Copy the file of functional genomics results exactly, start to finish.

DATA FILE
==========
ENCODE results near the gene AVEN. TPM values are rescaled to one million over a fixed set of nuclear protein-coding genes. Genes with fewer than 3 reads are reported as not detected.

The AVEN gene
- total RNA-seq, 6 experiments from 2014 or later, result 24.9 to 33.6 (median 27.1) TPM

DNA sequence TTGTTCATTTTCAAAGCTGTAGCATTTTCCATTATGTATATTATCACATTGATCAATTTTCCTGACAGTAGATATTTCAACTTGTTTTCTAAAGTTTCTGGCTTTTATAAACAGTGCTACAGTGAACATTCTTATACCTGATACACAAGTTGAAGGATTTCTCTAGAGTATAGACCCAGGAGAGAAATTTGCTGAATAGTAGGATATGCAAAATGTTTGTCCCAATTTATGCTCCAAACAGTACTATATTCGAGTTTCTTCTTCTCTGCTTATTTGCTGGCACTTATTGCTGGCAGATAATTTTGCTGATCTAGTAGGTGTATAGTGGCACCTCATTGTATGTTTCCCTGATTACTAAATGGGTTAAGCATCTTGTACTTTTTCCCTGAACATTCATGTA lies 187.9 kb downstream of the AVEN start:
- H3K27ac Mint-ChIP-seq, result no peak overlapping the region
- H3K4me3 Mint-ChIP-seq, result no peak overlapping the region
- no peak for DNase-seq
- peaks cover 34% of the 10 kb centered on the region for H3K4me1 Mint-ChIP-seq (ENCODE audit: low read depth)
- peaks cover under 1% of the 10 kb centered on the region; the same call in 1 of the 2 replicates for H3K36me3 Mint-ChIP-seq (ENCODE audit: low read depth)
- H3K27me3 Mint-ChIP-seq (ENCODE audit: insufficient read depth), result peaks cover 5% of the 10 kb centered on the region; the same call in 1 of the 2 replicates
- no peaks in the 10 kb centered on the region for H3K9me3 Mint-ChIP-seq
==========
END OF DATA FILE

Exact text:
ENCODE results near the gene AVEN. TPM values are rescaled to one million over a fixed set of nuclear protein-coding genes. Genes with fewer than 3 reads are reported as not detected.

The AVEN gene
- total RNA-seq, 6 experiments from 2014 or later, result 24.9 to 33.6 (median 27.1) TPM

DNA sequence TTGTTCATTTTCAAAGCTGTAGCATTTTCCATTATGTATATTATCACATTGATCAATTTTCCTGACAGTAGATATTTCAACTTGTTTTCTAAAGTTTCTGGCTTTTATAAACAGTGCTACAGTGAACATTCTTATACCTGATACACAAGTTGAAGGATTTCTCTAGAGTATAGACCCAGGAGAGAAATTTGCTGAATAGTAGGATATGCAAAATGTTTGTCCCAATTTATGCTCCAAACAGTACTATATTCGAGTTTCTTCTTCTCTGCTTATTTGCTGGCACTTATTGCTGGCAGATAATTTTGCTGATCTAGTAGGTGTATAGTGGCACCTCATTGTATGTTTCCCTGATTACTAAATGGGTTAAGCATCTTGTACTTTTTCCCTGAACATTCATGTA lies 187.9 kb downstream of the AVEN start:
- H3K27ac Mint-ChIP-seq, result no peak overlapping the region
- H3K4me3 Mint-ChIP-seq, result no peak overlapping the region
- no peak for DNase-seq
- peaks cover 34% of the 10 kb centered on the region for H3K4me1 Mint-ChIP-seq (ENCODE audit: low read depth)
- peaks cover under 1% of the 10 kb centered on the region; the same call in 1 of the 2 replicates for H3K36me3 Mint-ChIP-seq (ENCODE audit: low read depth)
- H3K27me3 Mint-ChIP-seq (ENCODE audit: insufficient read depth), result peaks cover 5% of the 10 kb centered on the region; the same call in 1 of the 2 replicates
- no peaks in the 10 kb centered on the region for H3K9me3 Mint-ChIP-seq